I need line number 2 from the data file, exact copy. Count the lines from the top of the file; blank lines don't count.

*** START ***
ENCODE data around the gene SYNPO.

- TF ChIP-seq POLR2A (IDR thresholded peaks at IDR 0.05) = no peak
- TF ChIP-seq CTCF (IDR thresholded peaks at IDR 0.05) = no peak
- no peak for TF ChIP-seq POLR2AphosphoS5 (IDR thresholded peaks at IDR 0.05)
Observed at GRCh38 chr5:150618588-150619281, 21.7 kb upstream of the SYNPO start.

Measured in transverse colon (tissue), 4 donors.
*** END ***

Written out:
- TF ChIP-seq POLR2A (IDR thresholded peaks at IDR 0.05) = no peak